Polquhirter and Tibbie Pagan


Isobel ‘Tibbie’ Pagan was born in New Cumnock and as a teenager moved to the parish of Muirkirk. In her later years she lived in a cottage on the banks of the Garpel Water and for a living she composed poems and songs and kept a howff for the selling and drinking of whisky and other strong drink.  Tibbie is considered to have composed the opening stanzas of “Ca’ the Yowes”, later made popular by Robert Burns – however her contribution to this work is now under question. Nevertheless, no matter the author or authoress, the chorus remains a Scots classic.

“Ca’ the yowes to the knowes ,
Ca’ them where the heather grows,
Ca’ them where the burnie rowes ,
My bonie dearie”

It is from the following auto-biographical verse that some insight into her early life is gleaned. From the age given on her headstone Tibbie’s date of birth is therefore calculated as ca. 1741 and her place of birth four miles from the source of the River Nith.

“I was born near four miles from Nithhead,
Where fourteen years I got my bread;
My learning it can soon be told,
Ten weeks when I was seven years old,
With a good old religious wife,
Who lived a quiet and sober life;
Indeed she took of me more pains,
Than some does now with forty bairns.
With my attention and her skill,
I read the Bible no’ that ill,
An’ when I grew a wee thocht mair,
I read when I had time to spare,
But a’ the whole tract of my time,
I found myself inclined to rhyme;
When I see merry company,
I sing a song with mirth and glee,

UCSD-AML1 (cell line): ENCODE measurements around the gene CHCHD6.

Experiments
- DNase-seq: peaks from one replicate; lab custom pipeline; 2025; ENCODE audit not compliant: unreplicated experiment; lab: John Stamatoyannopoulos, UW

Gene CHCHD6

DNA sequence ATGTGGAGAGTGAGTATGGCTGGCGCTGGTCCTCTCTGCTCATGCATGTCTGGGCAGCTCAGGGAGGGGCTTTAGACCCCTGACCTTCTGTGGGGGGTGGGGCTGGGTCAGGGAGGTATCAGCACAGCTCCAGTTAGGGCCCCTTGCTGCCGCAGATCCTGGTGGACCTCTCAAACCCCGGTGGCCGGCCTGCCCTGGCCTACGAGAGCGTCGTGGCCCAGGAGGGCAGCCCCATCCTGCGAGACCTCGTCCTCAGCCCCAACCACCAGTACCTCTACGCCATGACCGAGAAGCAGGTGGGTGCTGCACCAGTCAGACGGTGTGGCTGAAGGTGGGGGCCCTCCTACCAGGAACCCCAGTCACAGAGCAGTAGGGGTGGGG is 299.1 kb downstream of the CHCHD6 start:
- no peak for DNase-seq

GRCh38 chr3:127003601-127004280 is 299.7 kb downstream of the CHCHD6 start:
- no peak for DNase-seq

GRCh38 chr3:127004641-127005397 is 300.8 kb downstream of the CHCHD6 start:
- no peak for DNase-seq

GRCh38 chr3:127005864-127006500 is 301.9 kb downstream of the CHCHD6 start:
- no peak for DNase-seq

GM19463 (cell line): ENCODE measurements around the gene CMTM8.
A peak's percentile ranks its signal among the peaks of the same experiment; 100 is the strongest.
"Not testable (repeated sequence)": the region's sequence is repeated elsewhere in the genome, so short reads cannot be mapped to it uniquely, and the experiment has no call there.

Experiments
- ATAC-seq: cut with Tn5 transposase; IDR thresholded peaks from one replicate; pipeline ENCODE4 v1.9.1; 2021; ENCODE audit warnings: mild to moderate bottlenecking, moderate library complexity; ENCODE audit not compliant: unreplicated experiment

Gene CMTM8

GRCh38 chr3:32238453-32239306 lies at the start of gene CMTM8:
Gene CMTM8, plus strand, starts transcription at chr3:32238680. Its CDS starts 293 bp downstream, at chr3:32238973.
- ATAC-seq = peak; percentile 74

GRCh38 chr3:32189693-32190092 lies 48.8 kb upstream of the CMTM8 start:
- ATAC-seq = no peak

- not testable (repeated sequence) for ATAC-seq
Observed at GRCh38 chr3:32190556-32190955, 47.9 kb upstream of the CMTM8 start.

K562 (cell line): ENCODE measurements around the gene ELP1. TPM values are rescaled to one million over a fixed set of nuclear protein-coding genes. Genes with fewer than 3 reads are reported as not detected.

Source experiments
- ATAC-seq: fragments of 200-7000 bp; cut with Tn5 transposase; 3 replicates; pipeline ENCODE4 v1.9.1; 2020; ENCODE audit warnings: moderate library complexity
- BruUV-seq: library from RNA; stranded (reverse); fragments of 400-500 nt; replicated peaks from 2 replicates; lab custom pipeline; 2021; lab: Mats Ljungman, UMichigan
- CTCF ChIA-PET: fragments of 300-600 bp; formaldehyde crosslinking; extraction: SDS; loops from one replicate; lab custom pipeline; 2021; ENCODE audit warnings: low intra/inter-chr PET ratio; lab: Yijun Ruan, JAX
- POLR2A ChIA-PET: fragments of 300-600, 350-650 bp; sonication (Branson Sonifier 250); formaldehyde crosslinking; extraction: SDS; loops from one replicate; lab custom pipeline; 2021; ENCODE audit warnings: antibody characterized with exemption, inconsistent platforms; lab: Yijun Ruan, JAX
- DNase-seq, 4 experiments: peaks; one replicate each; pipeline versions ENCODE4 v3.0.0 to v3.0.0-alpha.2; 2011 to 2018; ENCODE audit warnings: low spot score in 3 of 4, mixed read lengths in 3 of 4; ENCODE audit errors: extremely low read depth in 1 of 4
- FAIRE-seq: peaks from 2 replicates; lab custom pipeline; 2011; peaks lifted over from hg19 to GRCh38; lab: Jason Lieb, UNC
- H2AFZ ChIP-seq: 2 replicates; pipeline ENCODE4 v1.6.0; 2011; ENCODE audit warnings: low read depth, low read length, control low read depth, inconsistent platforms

And sometimes I the whisky pree,
But ‘deed its best to let it be.
A’ my faults I will not tell,
I scarcely ken them a’ mysel’;
I’ve come through various scenes of life,
Yet never was a married wife”


A search of the available Old Parish Records of  New Cumnock reveal that an Isabel Pagan was born not in 1741 but two years later in 1743 at Polquhirter.

  • 1743 Dec 11 ‘Isabell daughter to an unknown father , Betsy Pagan in Polquhortur’

Polquhirter, as the crow flies, is closer to six miles from the source of the Nith than four, and on 5th November 1821, the date of her death , Tibbie would have been a month short of her 78th birthday and not 80 years. Granted, describing Polquhirter’s location from the Nithhead, rather than say from the kirk of New Cumnock seems rather odd!.  However, it’s surely not stretching poetical licence too far in order to stake a claim that Isabell Pagan of Polquhirter as the celebrated Tibbie Pagan.


Chris Rollie in “New Cumnock and Robert Burns” identifies some potential candidates that were born closer to Nith-head. He refers to James Paterson in “Contemparies of Burns” (1840) and his view that Tibbie was born in 1741, in the vicinity of Nith Lodge.  Presumably Paterson’s own interpretation of “near four miles from Nithhead”. Chris considers the most likely candidate to be daughter born to Janet Pagan in Righead some 5 miles away from the Nithhead. He identified that Janet had a son to John Brown at Righead in 1740 but by 1743 she was in Lithans with John Shaw and suggests that between times Janet Pagan gave birth to an illegitimate daughter Isabel (not baptised) at Righead.  However, further analysis of the Old Parish Records reveal that  Janet Pagan the wife of John Brown and Janet Pagan the wife of John Shaw were two different people.

During the period of interest, John Brown and Janet Pagan had three children at Righead – John (1740), Margaret (1742) and Isabel (1746) and all were baptised with their father’s surname Brown. While John Shaw and Janet Pagan had two children baptised at Lithans – Thomas (1840) and John (1743).


Chris Rollie “Robert Burns and New Cumnock”(1996)

Scotland’s People Old Parish Records. New Cumnock